A systematic exploration of Thomas Hardy's imaginative assimilation of particular Victorian sciences, this study draws on and swells the widening current of scholarly attention now being paid to the cultural meanings compacted and released by the nascent 'sciences of man' in the nineteenth century. Andrew Radford here situates Hardy's fiction and poetry in a context of the new sciences of humankind that evolved during the Victorian age to accommodate an immense range of literal and figurative 'excavations' then taking place. Combining literary close readings with broad historical analyses, he explores Hardy's artistic response to geological, archaeological and anthropological findings. In particular, he analyzes Hardy's lifelong fascination with the doctrine of 'survivals,' a term coined by E.B. Tylor in Primitive Culture (1871) to denote customs, beliefs and practices persisting in isolation from their original cultural context. Radford reveals how Hardy's subtle reworking of Tylor's doctrine offers a valuable insight into the inter-penetration of science and literature during this period. An important aspect of Radford's research focuses on lesser known periodical literature that grew out of a British amateur antiquarian tradition of the nineteenth century. His readings of Hardy's literary notebooks disclose the degree to which Hardy's own considerable scientific knowledge was shaped by the middlebrow periodical press. Thus Thomas Hardy and the Survivals of Time raises questions not only about the reception of scientific ideas but also the creation of nonspecialist forms of scientific discourse. This book represents a genuinely new perspective for Hardy studies.
Table of Contents
Contents: General editors' preface; Introduction; Opening the fan of time; Paganism revived?; Stories of today; The unmanned fertility figure; Killing the God; A bizarre farewell to fiction?; Bibliography; Index.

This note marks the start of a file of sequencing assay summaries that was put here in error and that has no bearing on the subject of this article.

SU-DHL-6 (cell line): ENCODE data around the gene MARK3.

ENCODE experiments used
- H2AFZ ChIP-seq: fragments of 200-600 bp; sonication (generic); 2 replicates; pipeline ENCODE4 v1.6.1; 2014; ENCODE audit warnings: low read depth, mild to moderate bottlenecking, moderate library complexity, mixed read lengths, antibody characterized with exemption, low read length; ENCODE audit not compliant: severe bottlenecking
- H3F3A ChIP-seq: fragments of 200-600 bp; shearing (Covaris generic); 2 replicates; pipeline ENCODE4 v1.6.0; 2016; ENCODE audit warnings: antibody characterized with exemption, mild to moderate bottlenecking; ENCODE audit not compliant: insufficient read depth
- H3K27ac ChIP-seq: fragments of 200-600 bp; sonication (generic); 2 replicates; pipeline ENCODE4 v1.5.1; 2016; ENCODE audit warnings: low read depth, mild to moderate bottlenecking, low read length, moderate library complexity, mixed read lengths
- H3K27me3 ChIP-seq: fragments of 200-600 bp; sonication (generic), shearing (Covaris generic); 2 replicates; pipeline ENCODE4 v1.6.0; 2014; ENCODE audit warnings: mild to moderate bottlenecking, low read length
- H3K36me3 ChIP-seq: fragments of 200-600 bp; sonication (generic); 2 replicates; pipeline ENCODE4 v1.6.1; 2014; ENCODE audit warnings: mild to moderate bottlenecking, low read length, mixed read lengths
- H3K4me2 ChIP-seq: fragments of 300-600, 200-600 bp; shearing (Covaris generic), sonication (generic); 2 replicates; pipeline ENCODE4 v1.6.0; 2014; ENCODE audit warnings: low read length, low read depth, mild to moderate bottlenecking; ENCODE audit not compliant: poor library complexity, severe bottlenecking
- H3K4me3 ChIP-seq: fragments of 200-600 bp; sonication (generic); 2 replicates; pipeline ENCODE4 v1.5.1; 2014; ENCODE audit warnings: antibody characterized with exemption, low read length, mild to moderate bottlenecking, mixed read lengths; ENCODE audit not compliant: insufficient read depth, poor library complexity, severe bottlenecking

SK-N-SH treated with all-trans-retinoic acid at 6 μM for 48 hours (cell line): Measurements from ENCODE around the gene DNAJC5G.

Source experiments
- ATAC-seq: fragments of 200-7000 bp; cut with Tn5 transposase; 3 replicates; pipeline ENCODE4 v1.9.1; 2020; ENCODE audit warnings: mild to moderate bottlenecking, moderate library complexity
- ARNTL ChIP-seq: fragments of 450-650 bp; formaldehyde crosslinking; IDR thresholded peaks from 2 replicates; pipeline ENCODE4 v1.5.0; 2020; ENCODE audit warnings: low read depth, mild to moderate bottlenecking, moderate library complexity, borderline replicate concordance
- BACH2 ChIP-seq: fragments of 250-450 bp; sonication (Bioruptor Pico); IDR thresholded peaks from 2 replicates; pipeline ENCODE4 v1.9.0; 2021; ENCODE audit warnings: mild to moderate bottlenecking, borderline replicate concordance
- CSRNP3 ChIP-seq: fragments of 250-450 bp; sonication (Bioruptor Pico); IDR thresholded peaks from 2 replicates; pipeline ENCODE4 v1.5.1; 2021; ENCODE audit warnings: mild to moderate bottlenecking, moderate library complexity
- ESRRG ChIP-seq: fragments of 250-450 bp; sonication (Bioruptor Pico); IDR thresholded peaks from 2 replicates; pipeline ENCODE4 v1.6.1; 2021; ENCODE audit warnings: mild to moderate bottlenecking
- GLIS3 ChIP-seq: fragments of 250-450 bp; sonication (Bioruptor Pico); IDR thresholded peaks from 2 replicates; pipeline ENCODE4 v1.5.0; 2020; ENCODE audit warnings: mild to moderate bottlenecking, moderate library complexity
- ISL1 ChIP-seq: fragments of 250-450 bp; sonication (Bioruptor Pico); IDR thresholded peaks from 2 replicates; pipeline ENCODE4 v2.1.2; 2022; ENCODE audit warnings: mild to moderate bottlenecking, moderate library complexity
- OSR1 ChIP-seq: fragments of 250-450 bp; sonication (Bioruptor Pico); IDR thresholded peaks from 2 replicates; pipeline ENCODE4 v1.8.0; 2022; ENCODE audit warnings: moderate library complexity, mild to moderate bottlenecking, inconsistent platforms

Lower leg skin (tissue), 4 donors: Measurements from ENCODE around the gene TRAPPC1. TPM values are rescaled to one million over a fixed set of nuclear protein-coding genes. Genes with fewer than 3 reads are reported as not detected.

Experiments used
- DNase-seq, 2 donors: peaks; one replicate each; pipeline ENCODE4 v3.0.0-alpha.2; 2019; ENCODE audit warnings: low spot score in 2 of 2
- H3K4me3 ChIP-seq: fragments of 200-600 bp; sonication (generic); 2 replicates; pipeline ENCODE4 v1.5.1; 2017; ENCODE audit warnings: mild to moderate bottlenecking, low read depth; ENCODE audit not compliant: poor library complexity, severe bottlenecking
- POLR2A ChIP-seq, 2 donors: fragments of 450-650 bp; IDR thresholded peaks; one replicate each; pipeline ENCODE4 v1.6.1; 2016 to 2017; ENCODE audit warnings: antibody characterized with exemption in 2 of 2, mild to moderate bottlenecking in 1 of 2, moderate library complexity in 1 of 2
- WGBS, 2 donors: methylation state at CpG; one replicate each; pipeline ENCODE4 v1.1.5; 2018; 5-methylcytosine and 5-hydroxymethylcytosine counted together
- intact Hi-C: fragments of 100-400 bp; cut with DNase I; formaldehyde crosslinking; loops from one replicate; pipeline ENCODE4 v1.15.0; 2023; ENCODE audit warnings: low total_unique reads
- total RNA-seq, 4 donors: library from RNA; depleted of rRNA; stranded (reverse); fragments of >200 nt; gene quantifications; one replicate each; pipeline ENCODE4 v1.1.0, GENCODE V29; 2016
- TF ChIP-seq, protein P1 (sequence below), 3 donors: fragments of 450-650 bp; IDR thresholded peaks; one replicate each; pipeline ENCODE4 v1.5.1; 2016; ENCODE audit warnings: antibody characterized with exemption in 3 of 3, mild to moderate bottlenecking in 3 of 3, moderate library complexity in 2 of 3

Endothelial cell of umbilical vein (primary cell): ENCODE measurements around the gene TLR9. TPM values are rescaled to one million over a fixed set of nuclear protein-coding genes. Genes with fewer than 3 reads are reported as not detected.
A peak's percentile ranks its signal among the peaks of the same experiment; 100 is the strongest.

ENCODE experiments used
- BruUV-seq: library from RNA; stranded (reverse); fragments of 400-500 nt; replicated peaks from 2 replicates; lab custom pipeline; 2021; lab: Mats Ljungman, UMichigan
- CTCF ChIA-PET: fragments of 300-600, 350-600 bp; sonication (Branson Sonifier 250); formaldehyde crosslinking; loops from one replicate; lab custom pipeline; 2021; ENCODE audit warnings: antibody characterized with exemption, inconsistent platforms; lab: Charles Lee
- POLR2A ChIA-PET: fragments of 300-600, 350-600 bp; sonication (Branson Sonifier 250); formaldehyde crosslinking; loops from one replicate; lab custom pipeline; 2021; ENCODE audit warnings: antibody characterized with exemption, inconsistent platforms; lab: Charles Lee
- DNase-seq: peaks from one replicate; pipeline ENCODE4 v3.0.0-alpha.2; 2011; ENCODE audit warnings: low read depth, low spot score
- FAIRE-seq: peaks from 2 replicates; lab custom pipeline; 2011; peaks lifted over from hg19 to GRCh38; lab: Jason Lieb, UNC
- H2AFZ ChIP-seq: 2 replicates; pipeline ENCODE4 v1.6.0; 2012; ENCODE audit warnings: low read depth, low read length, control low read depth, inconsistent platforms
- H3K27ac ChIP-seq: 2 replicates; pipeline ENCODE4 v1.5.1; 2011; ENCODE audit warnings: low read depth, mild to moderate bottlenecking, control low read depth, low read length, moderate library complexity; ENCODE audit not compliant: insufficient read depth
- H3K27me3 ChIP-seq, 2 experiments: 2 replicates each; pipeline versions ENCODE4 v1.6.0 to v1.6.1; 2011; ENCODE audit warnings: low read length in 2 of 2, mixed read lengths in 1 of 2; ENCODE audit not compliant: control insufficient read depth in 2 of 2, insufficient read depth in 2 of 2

'... this work will be interesting for those concerned with the transmission of nonspecialist forms of scientific discourse as well as Hardy scholars.' Studies in English Literature 'The strengths of this book are significant: Radford's infectious enthusiasm for Hardy's novels, a clear and energetic prose style, imaginative and original readings of the novels, and a complex but plausible interpretation of Hardy's views of past cultures and their survivals... students of Hardy and the Victorian novel will learn much from it.' The European Legacy 'Radford's research opens new ways of understanding the novels. His careful readings of scenes and situations in Hardy's work demonstrate, usually conclusively, ways in which it registers Hardy's knowledge of contemporary anthropology...' Victorian Studies ’Radford's critique is exemplary criticism: a responsible, deeply researched, fresh reading of text and context, undistorted by intent to dress Hardy's work in the straitjacket of selectively applied theory. Thomas Hardy and the Survivals of Time is a work of discovery and fresh perception that deepens our understanding of Hardy's fiction and thought.’ The Thomas Hardy Journal